Each of these responses share the ability to activate signaling pathways (such as the c-Jun N-terminal kinase and the inhibitor of kappa B kinase beta-nuclear factor kappa B pathways) (2, 46) that promote inflammation. Thus, inflammation appears to be a common endpoint. In turn, inflammation can limit further exposure to nutrients by blocking the action of insulin (2, 5), the hormone that stimulates target cells to take up nutrients. The enzyme phosphatidylinositol 3-OH kinase (PI3K) is part of a cell signaling pathway [the insulin receptor substrate (IRS)-PI3K pathway] that mediates insulin action and is particularly sensitive to inactivation by molecules that promote inflammation. From the perspective of an individual cell, this protective response—insulin resistance—makes sense in that it limits further nutrient uptake. With continued nutrient excess, however, neighboring cells and distant tissues that remain insulin sensitive are placed at greater risk. As insulin resistance progresses and inflammation worsens, a vicious cycle can evolve as additional pro-inflammatory factors are recruited by these cells (2).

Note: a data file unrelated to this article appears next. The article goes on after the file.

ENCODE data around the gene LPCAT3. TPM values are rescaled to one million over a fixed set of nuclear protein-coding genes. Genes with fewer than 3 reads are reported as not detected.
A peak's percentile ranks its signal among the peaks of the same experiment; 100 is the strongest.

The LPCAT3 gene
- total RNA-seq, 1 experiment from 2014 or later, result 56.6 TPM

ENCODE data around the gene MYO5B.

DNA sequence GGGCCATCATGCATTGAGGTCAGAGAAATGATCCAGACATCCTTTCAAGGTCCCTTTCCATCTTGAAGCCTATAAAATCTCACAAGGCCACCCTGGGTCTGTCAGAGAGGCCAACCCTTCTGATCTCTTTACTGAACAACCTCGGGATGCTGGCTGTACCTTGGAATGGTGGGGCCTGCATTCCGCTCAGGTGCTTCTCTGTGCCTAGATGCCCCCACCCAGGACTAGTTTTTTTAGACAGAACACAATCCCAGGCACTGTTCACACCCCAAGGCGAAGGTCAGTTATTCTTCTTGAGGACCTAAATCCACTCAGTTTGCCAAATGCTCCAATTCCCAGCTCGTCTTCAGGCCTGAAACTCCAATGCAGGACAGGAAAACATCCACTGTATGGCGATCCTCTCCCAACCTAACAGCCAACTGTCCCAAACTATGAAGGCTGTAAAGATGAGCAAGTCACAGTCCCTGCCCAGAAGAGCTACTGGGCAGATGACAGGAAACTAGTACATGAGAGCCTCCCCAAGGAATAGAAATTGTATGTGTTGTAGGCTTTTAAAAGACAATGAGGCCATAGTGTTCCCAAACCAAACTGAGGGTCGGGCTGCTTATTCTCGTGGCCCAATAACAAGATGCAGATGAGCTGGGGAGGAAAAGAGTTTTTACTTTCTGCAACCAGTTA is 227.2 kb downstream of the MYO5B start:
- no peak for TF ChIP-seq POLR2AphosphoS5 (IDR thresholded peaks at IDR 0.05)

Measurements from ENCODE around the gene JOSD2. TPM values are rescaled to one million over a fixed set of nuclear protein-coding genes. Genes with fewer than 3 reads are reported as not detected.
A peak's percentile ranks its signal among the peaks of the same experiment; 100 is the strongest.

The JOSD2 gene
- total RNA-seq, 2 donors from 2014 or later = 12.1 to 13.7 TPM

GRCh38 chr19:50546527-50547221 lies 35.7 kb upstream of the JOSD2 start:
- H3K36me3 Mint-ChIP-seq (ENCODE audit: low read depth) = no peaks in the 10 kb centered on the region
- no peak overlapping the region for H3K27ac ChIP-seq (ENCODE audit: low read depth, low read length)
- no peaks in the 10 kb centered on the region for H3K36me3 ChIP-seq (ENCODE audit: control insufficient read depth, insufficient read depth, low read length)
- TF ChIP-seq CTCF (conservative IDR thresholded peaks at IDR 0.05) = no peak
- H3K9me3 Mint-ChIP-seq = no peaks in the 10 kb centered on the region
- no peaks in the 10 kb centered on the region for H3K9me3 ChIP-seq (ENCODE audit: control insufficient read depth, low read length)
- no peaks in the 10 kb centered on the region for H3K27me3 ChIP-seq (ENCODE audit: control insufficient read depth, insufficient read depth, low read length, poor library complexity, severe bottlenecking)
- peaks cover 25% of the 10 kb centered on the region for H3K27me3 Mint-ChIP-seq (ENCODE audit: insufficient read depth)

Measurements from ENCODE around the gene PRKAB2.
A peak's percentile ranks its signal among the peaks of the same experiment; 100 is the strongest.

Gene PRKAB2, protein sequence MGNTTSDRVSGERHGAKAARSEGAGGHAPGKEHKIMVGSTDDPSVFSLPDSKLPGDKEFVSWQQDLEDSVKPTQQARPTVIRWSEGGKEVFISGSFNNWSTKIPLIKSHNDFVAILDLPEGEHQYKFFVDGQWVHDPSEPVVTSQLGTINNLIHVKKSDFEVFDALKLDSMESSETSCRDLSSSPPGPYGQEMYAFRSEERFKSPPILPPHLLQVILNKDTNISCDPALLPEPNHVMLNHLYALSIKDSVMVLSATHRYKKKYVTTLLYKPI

In addition to regulating nutrient utilization in peripheral tissues, IRS-PI3K signaling is also implicated in the neuronal actions of insulin and leptin (3). As in peripheral tissues, the integrity of neuronal IRS-PI3K signaling can be undermined by nutrient excess (7). Studies in rodent models indicate that even short-term exposure to a highly palatable, energy-dense diet impairs the brain's response to insulin and leptin, and reduced IRS-PI3K signaling may be among several mechanisms responsible for neuronal resistance to these hormones (7, 8). Having lost its ability to detect an ongoing increase in body fat stores, the brain seemingly does nothing to counter it; rather, it actively defends what it perceives to be a stable, unchanging amount of body fat (9). Thus, impaired IRS-PI3K signaling in the hypothalamus may be a factor that contributes to the defense of elevated body weight and hence to continued exposure to nutrient excess (3).